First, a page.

Chances are you’ve never looked at a coconut and thought, “I could use this for gardening.”
Or maybe you have, such as by putting it in your compost heap, in which case well done! But interestingly, some parts of coconut are being used as a soil amendment, even though they used to be seen as nothing more than waste: they’re known as coconut coir.
What, exactly, is coconut coir?
Coconut coir is the fibrous material that is found between the outer covering of the coconut and its internal shell.
What can you use coconut coir for? Here’s everything you need to know about coconut coir in gardening.
- 1 How Coconut Coir Is Processed
- 2 Why Is Coconut Coir Becoming So Popular?
- 3 What Type Of Coconut Coir Should You Use?
- 4 How To Use Coconut Coir
- 5 Can You Make Your Own Coconut Coir?
- 6 Related Questions
- 7 Conclusion
How Coconut Coir Is Processed
Before we can look at how coconut coir benefits the garden, we need to look at how it’s processed. First, coconuts are soaked in water so that they become soft.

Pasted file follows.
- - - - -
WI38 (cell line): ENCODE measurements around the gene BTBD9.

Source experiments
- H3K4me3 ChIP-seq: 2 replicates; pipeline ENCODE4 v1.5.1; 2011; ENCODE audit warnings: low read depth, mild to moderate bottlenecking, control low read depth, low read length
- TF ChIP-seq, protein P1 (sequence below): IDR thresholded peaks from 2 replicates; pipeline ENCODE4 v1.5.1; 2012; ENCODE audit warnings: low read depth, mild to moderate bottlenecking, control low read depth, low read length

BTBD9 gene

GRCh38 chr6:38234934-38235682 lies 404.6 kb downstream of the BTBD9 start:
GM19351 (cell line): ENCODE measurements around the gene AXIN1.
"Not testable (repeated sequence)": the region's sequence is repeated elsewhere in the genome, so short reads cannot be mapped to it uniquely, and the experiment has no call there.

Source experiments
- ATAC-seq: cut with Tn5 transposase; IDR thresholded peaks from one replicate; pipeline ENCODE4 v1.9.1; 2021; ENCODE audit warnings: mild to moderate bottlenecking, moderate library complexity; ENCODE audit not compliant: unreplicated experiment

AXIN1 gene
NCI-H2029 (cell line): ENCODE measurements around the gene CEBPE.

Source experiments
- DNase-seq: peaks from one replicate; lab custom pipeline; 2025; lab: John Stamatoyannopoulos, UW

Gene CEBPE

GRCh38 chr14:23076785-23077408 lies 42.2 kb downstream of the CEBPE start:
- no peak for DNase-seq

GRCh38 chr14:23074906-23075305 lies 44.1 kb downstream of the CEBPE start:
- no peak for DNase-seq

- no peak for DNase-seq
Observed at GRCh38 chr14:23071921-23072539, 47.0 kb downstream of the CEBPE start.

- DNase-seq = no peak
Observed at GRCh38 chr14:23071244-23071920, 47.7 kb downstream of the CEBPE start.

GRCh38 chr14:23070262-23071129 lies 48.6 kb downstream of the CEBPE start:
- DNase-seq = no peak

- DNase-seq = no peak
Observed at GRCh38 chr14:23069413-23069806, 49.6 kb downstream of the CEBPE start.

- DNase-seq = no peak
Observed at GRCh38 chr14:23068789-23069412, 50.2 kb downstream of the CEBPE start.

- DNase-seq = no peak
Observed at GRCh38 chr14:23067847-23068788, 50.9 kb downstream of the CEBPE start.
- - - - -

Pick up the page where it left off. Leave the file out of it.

Then, they are dried for many months, after which they are organized into bales. These bales are chopped into different forms, such as ground coconut or coconut chips, so that they can be used in the garden.
Why Is Coconut Coir Becoming So Popular?
Coconut coir is being used as an alternative to peat moss as it’s said to be better for the soil. Here’s why.
- It has a neutral pH level, which is beneficial to soil because peat moss is very acidic.
- It doesn’t require the use of limestone. When you use peat in garden beds, you often have to use agricultural lime to reduce its acidity. Since coconut coir isn’t high in acidity, it doesn’t require lime.
- It’s sustainable. While peat moss takes hundreds of years to regrow after being harvested, coconut coir is a natural by-product of coconut harvests which take place every year, so it’s much more of a sustainable gardening option.
Other Benefits Of Coconut Coir For Gardening Include The Following:
- It boosts soil quality. Coconut coir is organic matter and so it provides natural material to the soil.